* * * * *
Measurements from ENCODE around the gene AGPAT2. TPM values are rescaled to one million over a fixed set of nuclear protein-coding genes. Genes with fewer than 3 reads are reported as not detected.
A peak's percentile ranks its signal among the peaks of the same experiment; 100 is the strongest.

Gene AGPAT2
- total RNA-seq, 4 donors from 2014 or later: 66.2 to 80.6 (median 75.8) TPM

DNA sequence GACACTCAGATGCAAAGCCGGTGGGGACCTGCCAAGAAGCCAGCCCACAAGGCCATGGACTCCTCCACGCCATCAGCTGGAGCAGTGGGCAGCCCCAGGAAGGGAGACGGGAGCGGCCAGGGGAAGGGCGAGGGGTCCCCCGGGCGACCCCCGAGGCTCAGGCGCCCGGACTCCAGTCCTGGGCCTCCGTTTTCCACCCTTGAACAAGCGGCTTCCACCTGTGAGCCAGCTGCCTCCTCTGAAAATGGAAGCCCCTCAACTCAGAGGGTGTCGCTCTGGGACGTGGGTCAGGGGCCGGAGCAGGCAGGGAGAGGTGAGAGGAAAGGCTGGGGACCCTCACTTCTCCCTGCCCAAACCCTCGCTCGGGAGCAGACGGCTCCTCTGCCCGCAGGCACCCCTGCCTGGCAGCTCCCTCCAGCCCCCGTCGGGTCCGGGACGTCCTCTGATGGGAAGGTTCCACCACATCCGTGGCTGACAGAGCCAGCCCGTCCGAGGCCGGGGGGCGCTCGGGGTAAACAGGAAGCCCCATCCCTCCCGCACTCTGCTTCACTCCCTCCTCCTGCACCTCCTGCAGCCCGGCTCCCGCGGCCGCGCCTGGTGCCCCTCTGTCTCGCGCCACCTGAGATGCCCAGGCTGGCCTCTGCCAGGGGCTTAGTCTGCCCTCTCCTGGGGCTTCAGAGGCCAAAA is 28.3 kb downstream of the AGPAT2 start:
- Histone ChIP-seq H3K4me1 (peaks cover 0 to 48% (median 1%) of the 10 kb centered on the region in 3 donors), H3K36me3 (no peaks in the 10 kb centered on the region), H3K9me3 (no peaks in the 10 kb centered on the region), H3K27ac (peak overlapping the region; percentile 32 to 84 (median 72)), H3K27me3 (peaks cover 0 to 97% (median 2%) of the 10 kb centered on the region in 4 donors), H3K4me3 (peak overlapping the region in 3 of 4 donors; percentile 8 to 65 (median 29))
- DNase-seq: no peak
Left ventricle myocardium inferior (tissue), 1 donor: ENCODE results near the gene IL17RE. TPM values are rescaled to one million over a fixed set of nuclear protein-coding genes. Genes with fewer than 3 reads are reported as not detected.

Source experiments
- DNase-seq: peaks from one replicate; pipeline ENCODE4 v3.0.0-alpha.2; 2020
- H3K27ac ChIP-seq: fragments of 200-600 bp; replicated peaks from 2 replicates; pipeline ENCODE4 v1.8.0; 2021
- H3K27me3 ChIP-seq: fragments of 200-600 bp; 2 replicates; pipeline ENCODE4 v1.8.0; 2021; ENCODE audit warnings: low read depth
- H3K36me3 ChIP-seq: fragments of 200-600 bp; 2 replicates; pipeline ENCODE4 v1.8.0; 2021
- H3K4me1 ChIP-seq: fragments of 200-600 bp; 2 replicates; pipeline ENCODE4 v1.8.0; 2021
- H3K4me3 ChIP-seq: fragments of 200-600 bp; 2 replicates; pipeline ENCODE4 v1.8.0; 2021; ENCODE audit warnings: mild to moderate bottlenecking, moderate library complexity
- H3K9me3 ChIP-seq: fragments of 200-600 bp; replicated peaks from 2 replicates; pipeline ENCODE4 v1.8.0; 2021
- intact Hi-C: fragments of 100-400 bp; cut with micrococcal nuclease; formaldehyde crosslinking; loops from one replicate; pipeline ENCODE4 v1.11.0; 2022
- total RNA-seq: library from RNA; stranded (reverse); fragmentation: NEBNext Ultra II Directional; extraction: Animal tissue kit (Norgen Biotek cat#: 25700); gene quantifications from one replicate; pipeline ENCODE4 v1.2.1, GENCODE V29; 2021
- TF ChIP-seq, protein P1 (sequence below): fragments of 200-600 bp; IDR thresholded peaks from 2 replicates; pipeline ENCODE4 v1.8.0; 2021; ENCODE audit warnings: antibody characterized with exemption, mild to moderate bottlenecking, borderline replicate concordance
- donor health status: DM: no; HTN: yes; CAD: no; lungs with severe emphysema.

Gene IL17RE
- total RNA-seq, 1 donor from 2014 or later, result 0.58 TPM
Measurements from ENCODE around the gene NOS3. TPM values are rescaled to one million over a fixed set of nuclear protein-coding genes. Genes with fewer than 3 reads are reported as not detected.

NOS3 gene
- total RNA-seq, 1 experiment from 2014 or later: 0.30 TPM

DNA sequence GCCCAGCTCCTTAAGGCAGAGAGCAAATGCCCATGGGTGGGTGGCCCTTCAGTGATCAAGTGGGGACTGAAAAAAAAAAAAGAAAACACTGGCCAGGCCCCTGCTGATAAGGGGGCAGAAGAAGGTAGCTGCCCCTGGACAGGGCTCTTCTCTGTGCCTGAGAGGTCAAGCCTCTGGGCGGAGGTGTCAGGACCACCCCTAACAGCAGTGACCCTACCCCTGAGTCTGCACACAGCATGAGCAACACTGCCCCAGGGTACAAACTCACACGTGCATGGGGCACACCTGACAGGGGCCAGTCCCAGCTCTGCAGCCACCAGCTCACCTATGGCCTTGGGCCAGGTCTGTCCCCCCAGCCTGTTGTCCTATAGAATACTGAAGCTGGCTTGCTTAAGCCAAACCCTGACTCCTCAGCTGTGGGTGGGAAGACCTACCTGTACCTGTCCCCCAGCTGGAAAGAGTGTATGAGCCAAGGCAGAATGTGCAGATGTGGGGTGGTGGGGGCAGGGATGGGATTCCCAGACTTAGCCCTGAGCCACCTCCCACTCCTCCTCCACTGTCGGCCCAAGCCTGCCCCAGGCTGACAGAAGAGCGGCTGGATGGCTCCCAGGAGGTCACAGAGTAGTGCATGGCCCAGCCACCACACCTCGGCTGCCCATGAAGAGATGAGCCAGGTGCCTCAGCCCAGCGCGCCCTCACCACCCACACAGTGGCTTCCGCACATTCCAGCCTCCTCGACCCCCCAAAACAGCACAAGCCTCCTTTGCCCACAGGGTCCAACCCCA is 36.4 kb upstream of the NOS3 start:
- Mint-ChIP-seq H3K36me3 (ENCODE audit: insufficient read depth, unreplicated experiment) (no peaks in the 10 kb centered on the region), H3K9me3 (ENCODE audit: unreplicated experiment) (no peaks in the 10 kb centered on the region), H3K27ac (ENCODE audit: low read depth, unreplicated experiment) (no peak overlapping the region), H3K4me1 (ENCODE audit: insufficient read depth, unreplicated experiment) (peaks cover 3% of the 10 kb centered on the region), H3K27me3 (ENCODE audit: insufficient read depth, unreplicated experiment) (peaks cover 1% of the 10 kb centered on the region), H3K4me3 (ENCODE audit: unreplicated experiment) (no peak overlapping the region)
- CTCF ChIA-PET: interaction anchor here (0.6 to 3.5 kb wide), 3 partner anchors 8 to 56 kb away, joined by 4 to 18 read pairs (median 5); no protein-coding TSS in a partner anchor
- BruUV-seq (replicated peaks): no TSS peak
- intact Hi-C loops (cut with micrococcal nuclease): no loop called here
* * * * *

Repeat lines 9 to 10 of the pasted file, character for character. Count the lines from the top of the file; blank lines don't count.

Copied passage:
Source experiments
- DNase-seq: peaks from one replicate; pipeline ENCODE4 v3.0.0-alpha.2; 2020